Why We Highly Recommend Students Avoid Marijuana

March 7, 2024

On December 7, 2023, Ohio legalized adults possessing 2.5 ounces of cannabis in any form.  With recreational marijuana use now legal in twenty-four states, many college students wonder if they can possess and use marijuana at school.  Regardless of where a student attends college, the answer to whether students can possess or use marijuana in dorm rooms or elsewhere on campus is almost always a resounding no.

Federal Laws Place Limits on Marijuana Use

Although many states have legalized recreational marijuana, federal laws place limits on marijuana use and possession. Under the 1970 Controlled Substances Act, marijuana is a Schedule I controlled substance, which means that it is not recognized as having any health benefit.  Thus, under federal law, possessing, buying, and selling marijuana remains a federal crime.  While, generally speaking, the federal government has declined to prosecute the possession and use of marijuana use in states where marijuana is legal, the federal government is free to enforce its laws at any time. Furthermore, the Safe and Drug-Free Schools and Communities Act requires colleges and universities to ban the use of illegal drugs and to certify to the Secretary of Education that they have a drug and alcohol abuse education and prevention program (DAAPP) for employees and students.  Any school receiving federal funding in the form of grants, scholarships, and financial aid must comply with this law.  Finally, schools are also subject to the Drug Free Workplace Act, which also prohibits the use or possession of illegal drugs in the workplace.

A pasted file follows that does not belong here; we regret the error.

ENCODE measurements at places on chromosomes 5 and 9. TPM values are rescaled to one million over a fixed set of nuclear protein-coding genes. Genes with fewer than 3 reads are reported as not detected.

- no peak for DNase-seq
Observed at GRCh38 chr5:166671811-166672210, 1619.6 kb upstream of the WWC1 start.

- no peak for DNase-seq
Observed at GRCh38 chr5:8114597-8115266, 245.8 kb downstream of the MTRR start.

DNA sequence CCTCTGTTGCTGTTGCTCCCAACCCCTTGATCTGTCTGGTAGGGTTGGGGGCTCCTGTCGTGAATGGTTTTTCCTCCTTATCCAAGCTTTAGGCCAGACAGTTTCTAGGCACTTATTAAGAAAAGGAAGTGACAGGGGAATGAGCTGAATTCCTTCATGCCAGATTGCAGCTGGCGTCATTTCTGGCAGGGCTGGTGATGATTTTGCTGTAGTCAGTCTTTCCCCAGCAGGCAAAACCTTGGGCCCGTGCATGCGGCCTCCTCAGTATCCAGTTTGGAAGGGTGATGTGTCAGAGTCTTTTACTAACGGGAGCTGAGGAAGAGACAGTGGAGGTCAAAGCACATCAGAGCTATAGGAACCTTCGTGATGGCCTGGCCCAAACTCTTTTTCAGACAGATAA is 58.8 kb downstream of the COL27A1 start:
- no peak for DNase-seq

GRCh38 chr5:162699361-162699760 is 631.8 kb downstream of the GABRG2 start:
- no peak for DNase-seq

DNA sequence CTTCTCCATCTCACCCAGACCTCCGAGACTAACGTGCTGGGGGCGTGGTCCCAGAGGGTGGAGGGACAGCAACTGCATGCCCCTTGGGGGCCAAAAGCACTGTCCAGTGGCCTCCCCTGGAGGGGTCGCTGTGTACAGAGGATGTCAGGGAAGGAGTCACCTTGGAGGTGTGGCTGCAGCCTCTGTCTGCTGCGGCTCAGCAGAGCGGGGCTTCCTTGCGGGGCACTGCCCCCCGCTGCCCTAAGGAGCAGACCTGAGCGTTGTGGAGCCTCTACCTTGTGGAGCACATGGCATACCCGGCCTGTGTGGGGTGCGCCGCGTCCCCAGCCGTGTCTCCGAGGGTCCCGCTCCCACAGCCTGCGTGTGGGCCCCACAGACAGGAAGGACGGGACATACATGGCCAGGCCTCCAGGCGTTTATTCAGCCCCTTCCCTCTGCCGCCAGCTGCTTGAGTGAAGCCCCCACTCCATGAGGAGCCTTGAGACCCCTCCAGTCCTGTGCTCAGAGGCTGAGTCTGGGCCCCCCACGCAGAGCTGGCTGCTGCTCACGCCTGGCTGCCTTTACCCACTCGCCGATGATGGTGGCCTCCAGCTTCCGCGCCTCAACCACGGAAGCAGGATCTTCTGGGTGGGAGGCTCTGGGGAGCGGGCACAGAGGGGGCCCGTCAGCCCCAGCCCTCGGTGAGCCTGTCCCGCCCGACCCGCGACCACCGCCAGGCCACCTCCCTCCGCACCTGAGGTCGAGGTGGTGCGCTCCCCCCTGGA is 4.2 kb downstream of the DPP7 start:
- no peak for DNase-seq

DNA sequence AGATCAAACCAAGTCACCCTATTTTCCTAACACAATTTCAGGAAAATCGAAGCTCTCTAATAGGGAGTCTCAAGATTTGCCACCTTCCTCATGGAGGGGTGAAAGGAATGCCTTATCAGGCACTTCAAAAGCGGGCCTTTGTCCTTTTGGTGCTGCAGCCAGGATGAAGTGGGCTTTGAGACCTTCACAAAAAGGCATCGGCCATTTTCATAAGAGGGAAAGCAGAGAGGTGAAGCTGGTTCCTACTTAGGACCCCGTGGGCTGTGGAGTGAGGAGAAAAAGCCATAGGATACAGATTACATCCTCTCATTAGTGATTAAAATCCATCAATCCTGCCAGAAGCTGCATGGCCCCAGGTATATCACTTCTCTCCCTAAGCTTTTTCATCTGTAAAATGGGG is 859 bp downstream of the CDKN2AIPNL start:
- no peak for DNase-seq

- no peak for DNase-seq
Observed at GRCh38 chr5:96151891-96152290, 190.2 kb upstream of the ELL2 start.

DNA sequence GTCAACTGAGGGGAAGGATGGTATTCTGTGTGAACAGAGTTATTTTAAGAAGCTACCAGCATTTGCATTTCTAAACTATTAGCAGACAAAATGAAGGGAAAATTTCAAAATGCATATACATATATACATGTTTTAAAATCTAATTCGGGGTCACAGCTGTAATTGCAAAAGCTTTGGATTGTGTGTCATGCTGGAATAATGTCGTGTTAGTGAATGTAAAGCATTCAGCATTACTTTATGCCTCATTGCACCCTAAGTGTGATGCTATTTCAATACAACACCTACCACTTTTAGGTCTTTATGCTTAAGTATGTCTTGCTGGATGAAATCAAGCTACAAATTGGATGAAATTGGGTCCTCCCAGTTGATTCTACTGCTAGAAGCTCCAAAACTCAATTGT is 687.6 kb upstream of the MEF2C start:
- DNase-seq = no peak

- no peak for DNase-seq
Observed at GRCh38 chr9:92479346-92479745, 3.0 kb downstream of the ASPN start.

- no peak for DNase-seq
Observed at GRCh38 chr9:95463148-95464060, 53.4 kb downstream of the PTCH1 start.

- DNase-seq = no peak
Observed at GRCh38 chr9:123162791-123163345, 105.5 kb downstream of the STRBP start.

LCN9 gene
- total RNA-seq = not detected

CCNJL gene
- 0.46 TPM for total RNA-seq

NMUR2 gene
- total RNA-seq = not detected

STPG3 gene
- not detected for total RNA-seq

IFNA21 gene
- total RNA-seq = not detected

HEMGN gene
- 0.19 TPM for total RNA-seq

For those wondering about medical marijuana, schools are not required to permit students to use medical marijuana on campus or at school events.  Again, because marijuana is a Schedule I controlled substance under federal law, the Americans with Disabilities Act does not require schools to permit the use of medical marijuana as a reasonable accommodation.

What Does This Mean for Students?

Ignoring the limits imposed by federal law, shrewd students may think that simply limiting marijuana use to off campus locations is a means of enjoying recreational marijuana without getting into trouble.  This thinking is incorrect.  Regardless of state and federal law, colleges and universities have the ability to prohibit the possession and use of drugs in their own codes of conduct and nearly all schools have anti-drug policies.  Students found responsible for violating the school’s code of conduct may face sanctions like disciplinary probation, mandatory drug and alcohol education, removal from campus housing, suspension, and even expulsion.  Additionally, student athletes must comply with the NCAA’s substance bans, which includes cannabinoids.

Given the high stakes for students and student-athletes, students should simply avoid marijuana.  In the event that a student faces student conduct proceedings or legal proceedings in a court, the student should seek legal representation to ensure the student’s rights are fully protected. For assistance, please contact our Student & Athlete Defense attorneys Susan Stone at SCS@kjk.com; 216.736.7220, or Kristina Supler at KWS@kjk.com; 216.736.7217.